John Mayer is not exactly short on backline options but when he answered a last-minute call to support Ed Sheeran at his Gillette Stadium show in Foxborough, Massachusetts, the gourmand of electric guitar tone had to improvise and reach for the digital amp modeller, with reports suggesting that he used a Fractal FM9 for a solo set that was put together in a hurry.
Khalid had originally been scheduled to support Sheeran but pulled out after being involved in a car crash. Mayer had little time to prepare. Also, given that he is on tour with Dead & Company, and had a set the next night in Boulder, Colorado, the chances are his live rig was elsewhere.
Mayer used a couple of Martin acoustic guitars for his solo set, before joining Sheeran onstage with his Dead & Company prototype PRS Silver Sky signature guitar in hand for a performance of Thinking Out Loud.
Credit to YouTuber John Nathan Cordy for the spot, but zoom in on the fan-shot footage of Mayer’s support set, and you’ll see an FM9 there. Does this mean Mayer is a digital convert? Maybe. But maybe not.
Mayer has famously enjoyed an on/off relationship with digital modelling tech. In 2015, he had used a Kemper with Dead & Company. In 2018, he revealed that he left the guitar amp at home for studio sessions, preferring his Akai MPC instead.
And in 2019, he created a storm in a gear forum when used the Fractal Axe-Fx III at Coachella – which is ironic given the circumstances surrounding the 30 June performance with Sheeran, where he was replacing Khalid. At Coachella Mayer was guesting with him.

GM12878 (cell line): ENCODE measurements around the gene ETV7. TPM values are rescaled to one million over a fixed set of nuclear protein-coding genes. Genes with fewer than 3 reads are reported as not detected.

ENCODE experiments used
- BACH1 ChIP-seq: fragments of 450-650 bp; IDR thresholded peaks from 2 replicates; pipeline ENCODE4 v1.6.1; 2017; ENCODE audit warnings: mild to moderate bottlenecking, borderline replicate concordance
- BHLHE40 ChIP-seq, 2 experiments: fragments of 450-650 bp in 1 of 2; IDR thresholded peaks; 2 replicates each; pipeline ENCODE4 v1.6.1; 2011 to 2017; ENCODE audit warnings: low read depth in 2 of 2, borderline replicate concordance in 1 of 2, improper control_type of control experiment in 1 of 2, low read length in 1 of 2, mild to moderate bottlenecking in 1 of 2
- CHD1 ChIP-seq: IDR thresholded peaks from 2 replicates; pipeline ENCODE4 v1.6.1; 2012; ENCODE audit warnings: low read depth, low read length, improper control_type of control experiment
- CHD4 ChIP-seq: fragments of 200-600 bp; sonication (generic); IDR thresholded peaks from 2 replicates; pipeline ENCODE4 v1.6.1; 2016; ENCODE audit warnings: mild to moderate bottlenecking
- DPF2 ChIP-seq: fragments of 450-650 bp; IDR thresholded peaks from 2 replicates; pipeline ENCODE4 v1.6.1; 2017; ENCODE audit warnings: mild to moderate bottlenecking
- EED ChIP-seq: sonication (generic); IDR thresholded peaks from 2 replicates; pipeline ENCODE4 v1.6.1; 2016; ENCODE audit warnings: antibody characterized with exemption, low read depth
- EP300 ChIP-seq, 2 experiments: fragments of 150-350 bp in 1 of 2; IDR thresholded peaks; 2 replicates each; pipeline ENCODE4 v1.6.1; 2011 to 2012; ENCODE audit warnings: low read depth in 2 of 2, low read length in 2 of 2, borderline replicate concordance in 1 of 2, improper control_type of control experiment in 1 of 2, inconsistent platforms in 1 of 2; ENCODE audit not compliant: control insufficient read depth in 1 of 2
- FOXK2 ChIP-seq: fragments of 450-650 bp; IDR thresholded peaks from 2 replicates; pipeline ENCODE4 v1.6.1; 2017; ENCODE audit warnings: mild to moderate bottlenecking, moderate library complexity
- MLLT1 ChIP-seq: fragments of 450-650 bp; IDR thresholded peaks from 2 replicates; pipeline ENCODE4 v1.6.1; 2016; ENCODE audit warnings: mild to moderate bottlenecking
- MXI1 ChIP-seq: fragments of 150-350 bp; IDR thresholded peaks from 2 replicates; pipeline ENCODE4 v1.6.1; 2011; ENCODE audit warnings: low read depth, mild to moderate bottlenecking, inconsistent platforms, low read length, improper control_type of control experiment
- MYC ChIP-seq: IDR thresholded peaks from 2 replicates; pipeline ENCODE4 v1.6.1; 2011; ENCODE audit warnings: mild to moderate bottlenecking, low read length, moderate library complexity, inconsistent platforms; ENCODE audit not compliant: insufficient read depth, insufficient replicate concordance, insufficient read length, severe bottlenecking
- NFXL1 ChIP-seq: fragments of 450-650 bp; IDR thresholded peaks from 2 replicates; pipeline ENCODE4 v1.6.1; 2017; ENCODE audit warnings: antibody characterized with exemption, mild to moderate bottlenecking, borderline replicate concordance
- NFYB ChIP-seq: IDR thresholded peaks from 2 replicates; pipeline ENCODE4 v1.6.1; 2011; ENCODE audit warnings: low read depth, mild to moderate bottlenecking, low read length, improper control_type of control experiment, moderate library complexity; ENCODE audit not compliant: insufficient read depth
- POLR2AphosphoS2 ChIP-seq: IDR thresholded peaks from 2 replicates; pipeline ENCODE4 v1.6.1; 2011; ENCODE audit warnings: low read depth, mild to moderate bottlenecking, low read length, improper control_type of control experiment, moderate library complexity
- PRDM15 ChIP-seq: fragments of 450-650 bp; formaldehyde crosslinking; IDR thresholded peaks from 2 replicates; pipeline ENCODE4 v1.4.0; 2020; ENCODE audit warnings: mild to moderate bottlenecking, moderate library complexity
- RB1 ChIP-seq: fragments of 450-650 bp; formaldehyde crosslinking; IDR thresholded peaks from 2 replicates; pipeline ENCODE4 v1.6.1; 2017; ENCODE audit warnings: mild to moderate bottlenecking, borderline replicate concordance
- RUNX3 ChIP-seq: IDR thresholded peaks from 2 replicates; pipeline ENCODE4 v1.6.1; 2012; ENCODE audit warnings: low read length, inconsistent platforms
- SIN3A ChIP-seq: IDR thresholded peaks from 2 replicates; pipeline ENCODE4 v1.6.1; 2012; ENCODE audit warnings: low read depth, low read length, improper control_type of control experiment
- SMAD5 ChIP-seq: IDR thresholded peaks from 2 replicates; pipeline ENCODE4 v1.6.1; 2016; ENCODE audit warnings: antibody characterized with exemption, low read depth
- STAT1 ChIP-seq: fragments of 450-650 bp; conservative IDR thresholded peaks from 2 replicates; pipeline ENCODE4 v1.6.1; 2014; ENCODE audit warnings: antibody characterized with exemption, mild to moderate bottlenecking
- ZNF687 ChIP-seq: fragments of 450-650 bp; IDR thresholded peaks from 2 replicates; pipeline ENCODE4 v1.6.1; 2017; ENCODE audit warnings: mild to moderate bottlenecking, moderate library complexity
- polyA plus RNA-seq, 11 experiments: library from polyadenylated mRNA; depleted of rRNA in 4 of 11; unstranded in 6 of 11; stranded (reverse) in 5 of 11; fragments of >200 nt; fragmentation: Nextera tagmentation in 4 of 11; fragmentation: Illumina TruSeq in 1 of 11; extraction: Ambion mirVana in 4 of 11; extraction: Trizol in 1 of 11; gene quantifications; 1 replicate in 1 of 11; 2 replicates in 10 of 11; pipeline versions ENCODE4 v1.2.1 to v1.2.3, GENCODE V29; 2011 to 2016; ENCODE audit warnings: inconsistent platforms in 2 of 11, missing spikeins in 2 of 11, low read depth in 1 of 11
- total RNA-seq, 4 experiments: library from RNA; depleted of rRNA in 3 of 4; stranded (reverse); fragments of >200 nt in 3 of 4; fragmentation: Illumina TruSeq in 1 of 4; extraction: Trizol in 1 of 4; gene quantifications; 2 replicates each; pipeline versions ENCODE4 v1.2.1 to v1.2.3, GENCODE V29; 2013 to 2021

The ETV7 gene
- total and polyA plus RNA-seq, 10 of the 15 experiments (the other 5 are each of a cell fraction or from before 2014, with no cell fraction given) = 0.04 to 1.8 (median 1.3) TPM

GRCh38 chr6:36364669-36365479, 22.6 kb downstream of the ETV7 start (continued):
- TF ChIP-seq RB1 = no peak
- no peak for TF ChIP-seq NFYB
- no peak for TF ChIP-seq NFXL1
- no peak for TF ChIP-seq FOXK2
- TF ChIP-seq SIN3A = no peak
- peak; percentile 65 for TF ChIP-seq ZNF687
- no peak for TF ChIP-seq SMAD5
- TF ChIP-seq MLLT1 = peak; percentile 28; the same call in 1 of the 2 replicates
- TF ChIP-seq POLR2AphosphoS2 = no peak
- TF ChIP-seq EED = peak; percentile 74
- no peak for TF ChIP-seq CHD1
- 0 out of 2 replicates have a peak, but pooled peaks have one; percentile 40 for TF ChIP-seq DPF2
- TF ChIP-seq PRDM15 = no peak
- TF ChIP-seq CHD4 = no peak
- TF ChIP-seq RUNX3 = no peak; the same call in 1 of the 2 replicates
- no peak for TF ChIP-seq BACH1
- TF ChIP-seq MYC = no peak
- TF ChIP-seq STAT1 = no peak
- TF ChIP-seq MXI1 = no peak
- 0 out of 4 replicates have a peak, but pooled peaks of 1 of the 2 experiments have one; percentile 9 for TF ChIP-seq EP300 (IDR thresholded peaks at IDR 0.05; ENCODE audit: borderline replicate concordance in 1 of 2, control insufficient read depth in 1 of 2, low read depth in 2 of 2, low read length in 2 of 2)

But Coachella was in the calendar. The Sheeran gig was an emergency. You need something you can throw in a gig-bag and take to the show, and the FM9, billed by Fractal as “the most powerful floor unit ever“ upon its release in 2021, is just that. And if it can get you through a stadium show at a moment's notice, well, maybe Fractal are onto something.
Mayer has always had some love for the Fractal and the amp modeller in general but in 2021 he explained why they have yet to render his collection of dumble tube amps redundant; they don’t understand gain structure. Yet.
“One thing it doesn’t respond to well is the change in guitar volume,” he said. “Because it’s an amp modeller, it doesn’t quite understand gain structure – it doesn’t quite get it.”
In Mayer’s view then, they also didn’t translate the physical movement of the string proper in the same way as a tube camp, what he calls “the whapoosh of a note”.
“Amp modellers don’t yet know how to take a note and kind of squeeze it the right way and send it out,” he complained. They also got confused with oblique bends. “Like three notes of different harmonic information; it just freaks out,” he said. “But! It’s pretty close. It’s not bad.”
And it got the job done last week. Mayer’s tone certainly sounded pretty darn tubular when he was soloing with Sheeran onstage on his Silver Sky signature guitar. You can check that out above.
Sadly, no close-ups here to prove beyond reasonable doubt that the FM9 was back in play but it’s a pretty safe bet. Sheeran’s monster looper pedal spaceship obscures all the floor candy on that rotating stage setup.